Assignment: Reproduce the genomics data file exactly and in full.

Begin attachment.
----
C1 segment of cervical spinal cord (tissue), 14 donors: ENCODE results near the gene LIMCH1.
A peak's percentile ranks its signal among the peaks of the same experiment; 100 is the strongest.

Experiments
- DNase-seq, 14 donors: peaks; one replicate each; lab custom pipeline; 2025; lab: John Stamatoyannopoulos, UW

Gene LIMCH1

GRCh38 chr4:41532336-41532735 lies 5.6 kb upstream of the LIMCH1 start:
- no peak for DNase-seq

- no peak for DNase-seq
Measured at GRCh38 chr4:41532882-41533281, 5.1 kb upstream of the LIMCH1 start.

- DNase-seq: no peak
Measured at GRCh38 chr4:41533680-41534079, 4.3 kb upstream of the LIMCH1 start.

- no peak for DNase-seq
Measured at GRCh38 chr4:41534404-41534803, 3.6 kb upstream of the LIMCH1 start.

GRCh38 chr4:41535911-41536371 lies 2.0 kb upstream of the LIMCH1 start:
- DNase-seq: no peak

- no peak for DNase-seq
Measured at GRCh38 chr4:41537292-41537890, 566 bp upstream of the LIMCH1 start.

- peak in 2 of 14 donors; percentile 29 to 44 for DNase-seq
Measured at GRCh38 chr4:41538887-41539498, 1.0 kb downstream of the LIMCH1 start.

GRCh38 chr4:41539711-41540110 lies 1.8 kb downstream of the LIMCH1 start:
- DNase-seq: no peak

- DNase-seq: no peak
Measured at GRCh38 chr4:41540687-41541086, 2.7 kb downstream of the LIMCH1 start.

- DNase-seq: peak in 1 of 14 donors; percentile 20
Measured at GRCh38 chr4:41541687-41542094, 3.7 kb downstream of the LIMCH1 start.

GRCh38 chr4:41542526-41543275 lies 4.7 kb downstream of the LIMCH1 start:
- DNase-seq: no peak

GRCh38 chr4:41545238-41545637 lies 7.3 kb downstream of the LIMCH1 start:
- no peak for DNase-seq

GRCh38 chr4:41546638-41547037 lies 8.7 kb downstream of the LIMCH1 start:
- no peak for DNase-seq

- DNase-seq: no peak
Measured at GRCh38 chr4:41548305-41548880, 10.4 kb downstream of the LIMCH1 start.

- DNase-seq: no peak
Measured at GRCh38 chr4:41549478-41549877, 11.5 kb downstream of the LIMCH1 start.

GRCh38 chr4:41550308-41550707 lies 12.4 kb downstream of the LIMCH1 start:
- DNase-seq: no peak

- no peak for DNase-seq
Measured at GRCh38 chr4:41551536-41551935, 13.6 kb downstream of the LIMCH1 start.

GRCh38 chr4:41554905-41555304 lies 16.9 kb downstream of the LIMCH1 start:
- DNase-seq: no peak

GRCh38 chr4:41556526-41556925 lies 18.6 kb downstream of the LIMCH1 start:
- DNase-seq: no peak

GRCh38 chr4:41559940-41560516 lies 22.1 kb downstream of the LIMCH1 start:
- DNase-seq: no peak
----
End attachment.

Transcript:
C1 segment of cervical spinal cord (tissue), 14 donors: ENCODE results near the gene LIMCH1.
A peak's percentile ranks its signal among the peaks of the same experiment; 100 is the strongest.

Experiments
- DNase-seq, 14 donors: peaks; one replicate each; lab custom pipeline; 2025; lab: John Stamatoyannopoulos, UW

Gene LIMCH1

GRCh38 chr4:41532336-41532735 lies 5.6 kb upstream of the LIMCH1 start:
- no peak for DNase-seq

- no peak for DNase-seq
Measured at GRCh38 chr4:41532882-41533281, 5.1 kb upstream of the LIMCH1 start.

- DNase-seq: no peak
Measured at GRCh38 chr4:41533680-41534079, 4.3 kb upstream of the LIMCH1 start.

- no peak for DNase-seq
Measured at GRCh38 chr4:41534404-41534803, 3.6 kb upstream of the LIMCH1 start.

GRCh38 chr4:41535911-41536371 lies 2.0 kb upstream of the LIMCH1 start:
- DNase-seq: no peak

- no peak for DNase-seq
Measured at GRCh38 chr4:41537292-41537890, 566 bp upstream of the LIMCH1 start.

- peak in 2 of 14 donors; percentile 29 to 44 for DNase-seq
Measured at GRCh38 chr4:41538887-41539498, 1.0 kb downstream of the LIMCH1 start.

GRCh38 chr4:41539711-41540110 lies 1.8 kb downstream of the LIMCH1 start:
- DNase-seq: no peak

- DNase-seq: no peak
Measured at GRCh38 chr4:41540687-41541086, 2.7 kb downstream of the LIMCH1 start.

- DNase-seq: peak in 1 of 14 donors; percentile 20
Measured at GRCh38 chr4:41541687-41542094, 3.7 kb downstream of the LIMCH1 start.

GRCh38 chr4:41542526-41543275 lies 4.7 kb downstream of the LIMCH1 start:
- DNase-seq: no peak

GRCh38 chr4:41545238-41545637 lies 7.3 kb downstream of the LIMCH1 start:
- no peak for DNase-seq

GRCh38 chr4:41546638-41547037 lies 8.7 kb downstream of the LIMCH1 start:
- no peak for DNase-seq

- DNase-seq: no peak
Measured at GRCh38 chr4:41548305-41548880, 10.4 kb downstream of the LIMCH1 start.

- DNase-seq: no peak
Measured at GRCh38 chr4:41549478-41549877, 11.5 kb downstream of the LIMCH1 start.

GRCh38 chr4:41550308-41550707 lies 12.4 kb downstream of the LIMCH1 start:
- DNase-seq: no peak

- no peak for DNase-seq
Measured at GRCh38 chr4:41551536-41551935, 13.6 kb downstream of the LIMCH1 start.

GRCh38 chr4:41554905-41555304 lies 16.9 kb downstream of the LIMCH1 start:
- DNase-seq: no peak

GRCh38 chr4:41556526-41556925 lies 18.6 kb downstream of the LIMCH1 start:
- DNase-seq: no peak

GRCh38 chr4:41559940-41560516 lies 22.1 kb downstream of the LIMCH1 start:
- DNase-seq: no peak